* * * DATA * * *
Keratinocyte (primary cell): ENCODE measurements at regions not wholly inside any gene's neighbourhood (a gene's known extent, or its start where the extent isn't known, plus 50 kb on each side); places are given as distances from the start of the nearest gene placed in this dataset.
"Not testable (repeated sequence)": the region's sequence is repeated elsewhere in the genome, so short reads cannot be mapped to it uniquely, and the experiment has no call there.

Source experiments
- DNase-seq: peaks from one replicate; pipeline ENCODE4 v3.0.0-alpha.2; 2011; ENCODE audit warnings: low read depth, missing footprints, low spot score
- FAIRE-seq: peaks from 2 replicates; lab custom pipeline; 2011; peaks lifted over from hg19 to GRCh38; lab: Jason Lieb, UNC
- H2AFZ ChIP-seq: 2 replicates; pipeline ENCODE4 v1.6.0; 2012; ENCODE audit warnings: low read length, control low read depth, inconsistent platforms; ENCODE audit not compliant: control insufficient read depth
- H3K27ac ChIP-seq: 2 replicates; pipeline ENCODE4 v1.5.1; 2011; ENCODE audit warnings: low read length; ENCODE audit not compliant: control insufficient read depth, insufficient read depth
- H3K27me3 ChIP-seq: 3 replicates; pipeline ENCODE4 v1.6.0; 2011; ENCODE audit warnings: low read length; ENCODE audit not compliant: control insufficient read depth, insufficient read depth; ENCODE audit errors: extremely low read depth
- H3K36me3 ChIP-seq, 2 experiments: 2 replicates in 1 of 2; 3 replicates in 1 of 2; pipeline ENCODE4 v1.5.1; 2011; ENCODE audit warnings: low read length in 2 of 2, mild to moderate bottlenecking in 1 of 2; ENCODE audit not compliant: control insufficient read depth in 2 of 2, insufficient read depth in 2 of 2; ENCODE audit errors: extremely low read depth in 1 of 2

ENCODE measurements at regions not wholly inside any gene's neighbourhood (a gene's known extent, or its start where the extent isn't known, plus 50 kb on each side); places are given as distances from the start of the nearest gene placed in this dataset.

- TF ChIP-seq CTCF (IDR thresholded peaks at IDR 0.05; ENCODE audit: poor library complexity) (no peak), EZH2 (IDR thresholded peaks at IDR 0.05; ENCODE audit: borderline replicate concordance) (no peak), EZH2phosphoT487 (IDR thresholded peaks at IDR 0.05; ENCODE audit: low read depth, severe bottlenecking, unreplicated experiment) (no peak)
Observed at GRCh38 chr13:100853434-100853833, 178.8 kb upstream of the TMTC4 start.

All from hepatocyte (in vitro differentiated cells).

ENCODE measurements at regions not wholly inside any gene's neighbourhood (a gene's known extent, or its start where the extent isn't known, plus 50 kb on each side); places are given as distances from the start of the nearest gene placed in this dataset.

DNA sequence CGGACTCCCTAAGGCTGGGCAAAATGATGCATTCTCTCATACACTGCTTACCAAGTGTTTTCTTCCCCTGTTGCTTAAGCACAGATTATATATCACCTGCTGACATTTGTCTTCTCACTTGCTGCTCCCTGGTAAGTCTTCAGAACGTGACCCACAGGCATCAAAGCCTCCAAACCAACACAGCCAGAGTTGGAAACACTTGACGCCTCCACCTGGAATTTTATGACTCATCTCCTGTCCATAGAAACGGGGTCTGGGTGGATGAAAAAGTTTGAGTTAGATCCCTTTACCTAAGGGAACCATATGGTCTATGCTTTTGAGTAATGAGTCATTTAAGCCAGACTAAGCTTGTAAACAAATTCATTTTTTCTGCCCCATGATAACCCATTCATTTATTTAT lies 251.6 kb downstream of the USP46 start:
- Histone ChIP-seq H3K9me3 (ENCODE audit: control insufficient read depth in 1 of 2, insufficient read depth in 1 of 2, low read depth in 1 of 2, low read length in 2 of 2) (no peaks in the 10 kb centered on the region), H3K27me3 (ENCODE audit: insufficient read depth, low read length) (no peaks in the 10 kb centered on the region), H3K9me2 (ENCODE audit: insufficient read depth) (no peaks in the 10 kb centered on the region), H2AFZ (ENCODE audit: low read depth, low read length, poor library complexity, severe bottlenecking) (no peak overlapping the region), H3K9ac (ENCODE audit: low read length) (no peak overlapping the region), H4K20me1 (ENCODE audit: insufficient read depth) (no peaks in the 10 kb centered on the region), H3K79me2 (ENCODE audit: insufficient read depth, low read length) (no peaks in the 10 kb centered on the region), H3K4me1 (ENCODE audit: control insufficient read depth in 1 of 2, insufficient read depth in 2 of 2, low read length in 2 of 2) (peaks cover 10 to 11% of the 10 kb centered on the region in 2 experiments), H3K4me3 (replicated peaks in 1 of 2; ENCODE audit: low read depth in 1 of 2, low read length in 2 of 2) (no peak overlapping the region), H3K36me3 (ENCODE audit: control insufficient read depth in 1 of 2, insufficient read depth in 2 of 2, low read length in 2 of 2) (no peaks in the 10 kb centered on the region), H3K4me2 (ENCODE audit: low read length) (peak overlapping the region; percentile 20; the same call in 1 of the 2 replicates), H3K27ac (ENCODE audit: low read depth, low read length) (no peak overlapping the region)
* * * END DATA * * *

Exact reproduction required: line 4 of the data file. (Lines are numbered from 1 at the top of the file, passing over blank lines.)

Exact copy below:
- DNase-seq: peaks from one replicate; pipeline ENCODE4 v3.0.0-alpha.2; 2011; ENCODE audit warnings: low read depth, missing footprints, low spot score